BRITAIN will be “first in line” for a trade deal with America, John Bolton, the US’s hardline national security adviser, has insisted, as he stressed how Donald Trump’s administration will avidly back a no-deal Brexit.

“We are with you,” he declared after discussing not only Brexit but also Iran, Hong Kong as well as Huawei and 5G with Boris Johnson and senior Cabinet ministers and officials.

Following the meeting, Mr Bolton, one of the President’s closest advisers, suggested that a US-UK trade agreement could be done on a gradual “sector by sector” basis, starting with manufacturing and car-making where the two countries might easily seal agreements and working out more complicated areas later on.

He brushed aside concerns that Congress could block a trade deal over the consequences a no-deal Brexit could have on Ireland.

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Mr Bolton’s declaration on a future trade deal came as pollsters suggested a majority of the British public think Mr Johnson should suspend Parliament in order to push through Brexit.

Following his Downing St meeting, Mr Bolton said: "The main purpose of the visit really is to convey President Trump's desire to see a successful exit from the European Union for the United Kingdom on October 31, to offer to be of help in any way that we can and to express his hope we can have a fully comprehensive bilateral trade agreement with the United Kingdom as soon as possible."

He added: "To be clear, in the Trump administration, Britain's constantly at the front of the trade queue, or line as we say."

This contrasted with the famous line from Barack Obama, the previous President, who, in the run-up to the EU referendum, suggested that if Britain left the EU it would be at the back of the queue in terms of a trade deal.

Mr Bolton said the US could do a trade deal with the UK "in pieces" and concentrate on areas, like manufacturing and the car-making industry, they can agree on first.

"You could do it sector by sector, you could do it in a modular fashion in other words. You could carve out some areas where it might be possible to reach a bilateral agreement very quickly, very straightforwardly.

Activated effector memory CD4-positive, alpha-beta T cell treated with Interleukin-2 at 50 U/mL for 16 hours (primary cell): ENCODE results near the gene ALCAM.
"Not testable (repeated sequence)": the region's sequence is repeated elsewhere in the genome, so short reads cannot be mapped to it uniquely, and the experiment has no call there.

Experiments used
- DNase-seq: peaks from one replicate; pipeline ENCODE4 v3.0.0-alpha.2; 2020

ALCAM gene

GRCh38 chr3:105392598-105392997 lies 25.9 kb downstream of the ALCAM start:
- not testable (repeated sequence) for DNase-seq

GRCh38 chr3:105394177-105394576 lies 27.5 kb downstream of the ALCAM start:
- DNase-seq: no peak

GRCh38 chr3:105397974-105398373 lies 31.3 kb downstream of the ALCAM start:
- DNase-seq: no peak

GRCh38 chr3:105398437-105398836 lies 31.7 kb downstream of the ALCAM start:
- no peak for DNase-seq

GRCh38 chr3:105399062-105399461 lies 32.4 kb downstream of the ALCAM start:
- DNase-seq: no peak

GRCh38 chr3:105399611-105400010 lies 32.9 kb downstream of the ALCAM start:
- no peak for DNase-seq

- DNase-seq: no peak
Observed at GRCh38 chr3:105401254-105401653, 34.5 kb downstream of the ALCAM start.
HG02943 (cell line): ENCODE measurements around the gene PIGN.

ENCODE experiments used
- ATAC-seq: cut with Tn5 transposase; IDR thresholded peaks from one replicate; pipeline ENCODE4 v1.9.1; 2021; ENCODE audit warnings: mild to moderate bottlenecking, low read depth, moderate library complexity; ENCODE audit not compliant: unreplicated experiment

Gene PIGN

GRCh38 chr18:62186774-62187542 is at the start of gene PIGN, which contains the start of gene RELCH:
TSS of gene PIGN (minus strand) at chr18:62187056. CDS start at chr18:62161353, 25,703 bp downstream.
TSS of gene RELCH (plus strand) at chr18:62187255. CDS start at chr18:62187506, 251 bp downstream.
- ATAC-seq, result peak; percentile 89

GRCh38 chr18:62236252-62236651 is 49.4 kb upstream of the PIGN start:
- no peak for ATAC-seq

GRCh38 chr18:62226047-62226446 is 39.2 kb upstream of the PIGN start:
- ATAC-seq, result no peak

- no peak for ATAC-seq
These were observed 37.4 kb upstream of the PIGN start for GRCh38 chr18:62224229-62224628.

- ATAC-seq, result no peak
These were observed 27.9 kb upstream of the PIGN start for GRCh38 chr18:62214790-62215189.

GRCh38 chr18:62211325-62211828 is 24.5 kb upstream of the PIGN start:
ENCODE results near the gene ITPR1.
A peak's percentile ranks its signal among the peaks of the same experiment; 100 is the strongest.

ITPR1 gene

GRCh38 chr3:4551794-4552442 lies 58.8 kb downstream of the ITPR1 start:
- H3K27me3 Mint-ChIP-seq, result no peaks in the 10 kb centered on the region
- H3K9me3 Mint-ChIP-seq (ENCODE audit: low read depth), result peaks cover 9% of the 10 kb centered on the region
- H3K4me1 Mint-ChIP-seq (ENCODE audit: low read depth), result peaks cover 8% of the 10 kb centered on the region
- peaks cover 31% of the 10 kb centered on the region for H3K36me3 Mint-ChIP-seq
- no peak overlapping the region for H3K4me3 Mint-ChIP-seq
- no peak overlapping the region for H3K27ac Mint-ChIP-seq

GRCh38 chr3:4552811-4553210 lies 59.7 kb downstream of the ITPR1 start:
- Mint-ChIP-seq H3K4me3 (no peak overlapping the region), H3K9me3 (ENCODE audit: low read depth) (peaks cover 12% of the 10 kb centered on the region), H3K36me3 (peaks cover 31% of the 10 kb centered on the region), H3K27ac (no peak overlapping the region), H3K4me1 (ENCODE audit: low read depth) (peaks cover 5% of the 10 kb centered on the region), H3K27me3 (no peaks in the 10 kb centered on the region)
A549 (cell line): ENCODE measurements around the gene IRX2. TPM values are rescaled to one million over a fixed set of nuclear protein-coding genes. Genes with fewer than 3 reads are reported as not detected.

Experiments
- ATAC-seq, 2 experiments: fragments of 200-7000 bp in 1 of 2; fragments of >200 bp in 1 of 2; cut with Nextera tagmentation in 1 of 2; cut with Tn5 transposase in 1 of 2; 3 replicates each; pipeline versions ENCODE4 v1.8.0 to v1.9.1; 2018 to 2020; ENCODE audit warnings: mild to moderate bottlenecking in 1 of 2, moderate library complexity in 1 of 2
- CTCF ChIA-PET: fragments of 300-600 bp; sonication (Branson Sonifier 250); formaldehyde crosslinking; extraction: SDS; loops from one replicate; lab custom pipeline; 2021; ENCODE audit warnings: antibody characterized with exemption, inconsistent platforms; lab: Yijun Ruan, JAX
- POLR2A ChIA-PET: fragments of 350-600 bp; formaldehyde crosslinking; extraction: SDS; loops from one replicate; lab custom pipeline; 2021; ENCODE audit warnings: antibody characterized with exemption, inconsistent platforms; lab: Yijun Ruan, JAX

"That would then lock that in and when the other areas that might be more difficult were concluded later, you could combine it in one overall agreement. So, the objective is either one document or a series of agreements that would be comprehensive.

"In order to expedite things and enhance the possibility for increasing the trade and investments between the two countries, doing it in a sector-by-sector approach or some other approach that the trade negotiators might agree with, we are open to that."

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He added: "The idea of doing it in pieces rather than waiting for the whole thing is not unprecedented. Here we see the importance and urgency of doing as much as we can agree on as rapidly as possible because of the impending October 31 exit date."

Asked whether piecemeal trade agreements like this are allowed under World Trade Organisation rules, Mr Bolton said: "Our trade negotiators seem to think it is."

HeraldScotland: Camley's cartoon: Johnson braced for 'tough' US trade talksCamley's cartoon: Johnson braced for 'tough' US trade talks

The national security adviser also attacked the EU and said the UK's decision to leave the EU should be respected.

"We see a successful exit as being very much in our interests. Britain’s success in exiting the EU is a statement about democratic rule. The fashion in the European Union when the people vote the wrong way from the way that the elites want to go, is to make the peasants vote again and again until they get it right."

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Mr Bolton's remarks came as a new ComRes poll for The Daily Telegraph found 54 per cent of the public agreed that the Prime Minister "needs to deliver Brexit by any means, including suspending Parliament if necessary, in order to prevent MPs from stopping it".

Many MPs have expressed outrage at the idea of proroguing Parliament in order to avoid a no-deal scenario being halted by the Commons.

The poll of 2,011 British adults also, however, found 51 per cent of respondents agreed that "Brexit should be halted if problems over the Northern Ireland border threaten to split the Union".

According to the figures, 88 per cent of respondents felt Parliament was "out of touch" with the British public and 89 per cent felt MPs "ignore the wishes of voters and push their own agendas" on Brexit.